First Audio Recordings of Mars Reveals Red Planet Has Two Speeds of Sound

© Courtesy of NASA/JPL-CaltechNASA's Mars helicopter Ingenuity captures an aerial photo of the Perseverance rover during its third test flight on April 25, 2021.
NASA's Mars helicopter Ingenuity captures an aerial photo of the Perseverance rover during its third test flight on April 25, 2021. - Sputnik International, 1920, 02.04.2022
Sound on Earth is well studied and understood, but scientists know very little about it when it comes to other planets. The Perseverance rover was launched in the summer of 2020, with its main goal being to search for signs of ancient life. It landed on the Jezero Crater on Mars on February 18, 2021 and came equipped with two microphones.
Newly analyzed findings have determined that there are two speeds of sound on Mars, with higher pitched sounds moving through the atmosphere quicker than lower frequency sounds.
The Perseverance rover landed on Mars in 2021 equipped with two microphones as part of a larger effort to give scientists the opportunity to capture the sounds of Mars for the first time.
The red planet is, unsurprisingly, very quiet. The only sound, outside of those created by the rover and its sister craft - the small Ingenuity helicopter that arrived attached to the Perseverance - is the wind.
Scientists expected sound to travel slower on Mars than Earth because Mars has a much thinner atmosphere - 170 times thinner than Earth’s - and is made up of 95% carbon dioxide, compared to Earth’s 0.04%. This makes all sound about 20 decibels weaker than on Earth.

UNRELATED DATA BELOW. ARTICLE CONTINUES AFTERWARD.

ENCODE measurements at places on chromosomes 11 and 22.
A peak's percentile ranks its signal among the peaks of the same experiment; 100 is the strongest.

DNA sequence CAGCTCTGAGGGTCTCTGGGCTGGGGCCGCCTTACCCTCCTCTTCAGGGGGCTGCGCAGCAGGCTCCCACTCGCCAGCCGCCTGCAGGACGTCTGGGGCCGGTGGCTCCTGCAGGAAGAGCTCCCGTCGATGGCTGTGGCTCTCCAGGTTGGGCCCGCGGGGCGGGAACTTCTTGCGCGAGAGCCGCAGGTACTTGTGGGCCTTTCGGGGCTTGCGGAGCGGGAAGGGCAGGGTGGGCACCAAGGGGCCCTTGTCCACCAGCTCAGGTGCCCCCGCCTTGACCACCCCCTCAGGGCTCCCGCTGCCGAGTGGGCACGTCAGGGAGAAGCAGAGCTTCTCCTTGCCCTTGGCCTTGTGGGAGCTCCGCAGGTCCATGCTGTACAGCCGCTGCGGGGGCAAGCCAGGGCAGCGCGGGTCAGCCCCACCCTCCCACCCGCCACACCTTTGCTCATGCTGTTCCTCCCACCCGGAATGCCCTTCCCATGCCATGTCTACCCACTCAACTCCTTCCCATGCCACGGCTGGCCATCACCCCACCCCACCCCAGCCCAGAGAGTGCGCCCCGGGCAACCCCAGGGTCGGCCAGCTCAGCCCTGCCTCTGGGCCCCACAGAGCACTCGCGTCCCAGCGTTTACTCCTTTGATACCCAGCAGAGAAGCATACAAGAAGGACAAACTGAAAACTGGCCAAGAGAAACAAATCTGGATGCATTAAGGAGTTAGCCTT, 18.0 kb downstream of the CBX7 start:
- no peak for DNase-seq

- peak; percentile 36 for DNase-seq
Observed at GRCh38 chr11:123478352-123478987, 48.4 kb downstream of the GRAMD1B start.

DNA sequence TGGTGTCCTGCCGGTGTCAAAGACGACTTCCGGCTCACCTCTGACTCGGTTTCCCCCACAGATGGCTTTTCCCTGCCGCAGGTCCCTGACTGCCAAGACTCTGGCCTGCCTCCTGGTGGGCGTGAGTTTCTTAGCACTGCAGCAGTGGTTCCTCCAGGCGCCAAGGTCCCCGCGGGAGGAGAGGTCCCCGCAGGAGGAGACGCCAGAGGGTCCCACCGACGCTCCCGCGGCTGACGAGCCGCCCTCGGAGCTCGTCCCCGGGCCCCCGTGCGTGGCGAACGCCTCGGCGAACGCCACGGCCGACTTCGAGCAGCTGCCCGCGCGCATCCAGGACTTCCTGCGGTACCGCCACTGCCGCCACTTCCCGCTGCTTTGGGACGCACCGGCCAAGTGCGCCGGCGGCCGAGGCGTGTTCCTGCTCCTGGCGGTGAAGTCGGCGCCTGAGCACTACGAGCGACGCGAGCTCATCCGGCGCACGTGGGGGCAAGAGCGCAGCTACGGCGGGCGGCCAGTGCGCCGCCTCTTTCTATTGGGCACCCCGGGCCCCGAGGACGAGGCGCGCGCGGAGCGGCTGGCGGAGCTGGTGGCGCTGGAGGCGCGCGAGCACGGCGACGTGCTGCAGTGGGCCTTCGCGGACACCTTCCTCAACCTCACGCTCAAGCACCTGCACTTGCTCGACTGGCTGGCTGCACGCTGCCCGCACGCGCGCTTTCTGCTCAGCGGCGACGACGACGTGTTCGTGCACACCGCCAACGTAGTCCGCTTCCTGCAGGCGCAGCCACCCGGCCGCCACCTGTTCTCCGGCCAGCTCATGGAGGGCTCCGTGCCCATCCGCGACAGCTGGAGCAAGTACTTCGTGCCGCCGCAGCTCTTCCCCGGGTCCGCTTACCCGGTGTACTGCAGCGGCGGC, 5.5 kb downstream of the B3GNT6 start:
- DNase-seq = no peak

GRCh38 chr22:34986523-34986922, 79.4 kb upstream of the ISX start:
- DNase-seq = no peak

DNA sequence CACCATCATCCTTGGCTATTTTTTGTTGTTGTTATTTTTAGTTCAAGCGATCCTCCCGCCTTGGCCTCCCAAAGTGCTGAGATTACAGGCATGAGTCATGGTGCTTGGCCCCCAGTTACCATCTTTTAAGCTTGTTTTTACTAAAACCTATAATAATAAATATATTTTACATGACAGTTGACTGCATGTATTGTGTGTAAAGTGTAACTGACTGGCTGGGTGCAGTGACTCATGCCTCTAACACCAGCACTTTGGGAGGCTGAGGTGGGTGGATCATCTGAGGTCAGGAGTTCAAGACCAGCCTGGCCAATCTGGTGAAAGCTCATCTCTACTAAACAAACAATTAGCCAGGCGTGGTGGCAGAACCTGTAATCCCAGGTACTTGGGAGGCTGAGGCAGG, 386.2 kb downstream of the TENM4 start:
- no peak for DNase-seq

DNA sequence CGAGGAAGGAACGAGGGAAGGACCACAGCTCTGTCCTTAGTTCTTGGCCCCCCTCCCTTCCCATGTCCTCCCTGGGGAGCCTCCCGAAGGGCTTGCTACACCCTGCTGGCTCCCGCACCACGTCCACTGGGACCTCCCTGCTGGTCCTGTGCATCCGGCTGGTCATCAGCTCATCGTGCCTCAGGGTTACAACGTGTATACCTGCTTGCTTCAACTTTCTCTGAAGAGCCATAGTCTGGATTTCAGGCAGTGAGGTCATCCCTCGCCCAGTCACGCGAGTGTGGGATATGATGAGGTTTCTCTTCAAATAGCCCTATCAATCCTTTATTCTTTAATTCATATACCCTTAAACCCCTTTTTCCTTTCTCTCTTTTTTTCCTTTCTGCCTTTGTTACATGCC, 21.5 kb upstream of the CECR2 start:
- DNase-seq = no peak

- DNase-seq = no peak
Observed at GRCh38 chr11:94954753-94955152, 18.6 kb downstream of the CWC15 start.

Ultimately, this means sound – most sound anyway – travels at 240 meters per second, compared to 340 meters per second on Earth. But Sylvestre Maurice, the scientific co-director of the SuperCam recorder on Perseverance’s mast, was perplexed when the sound made by the rover’s laser traveled at 250 meters per second, 10 meters faster than expected.
“I panicked a little, I told myself that one of the two measurements was wrong because on Earth, you only have one speed of sound.”
The sound created by Ingenuity’s helicopter rotors, a much deeper sound, traveled at the expected speed of 240 meters per second.
The French CNRS institute said in a statement that the two different speeds of sound would “make it difficult for two people standing only five meters apart to have a conversation.”
That likely would not be the case inside of an artificial habitat for humans, as those would be filled with air mimicking the atmosphere on Earth.
In Maurice’s mind, the discovery proved that the “scientific gamble” of attaching recording devices on the Perseverance paid off. Two previous attempts to record sound on Mars, in 1999 and again in 2008, failed.
It is possible that future missions to other celestial bodies, like Venus or Saturn’s moon Titan, could also include microphones.
Perseverance’s mission is not over. While its core mission is only scheduled for two years, its predecessor, the Curiosity rover, continues to operate seven years after its two year mission was accomplished.
To participate in the discussion
log in or register
Заголовок открываемого материала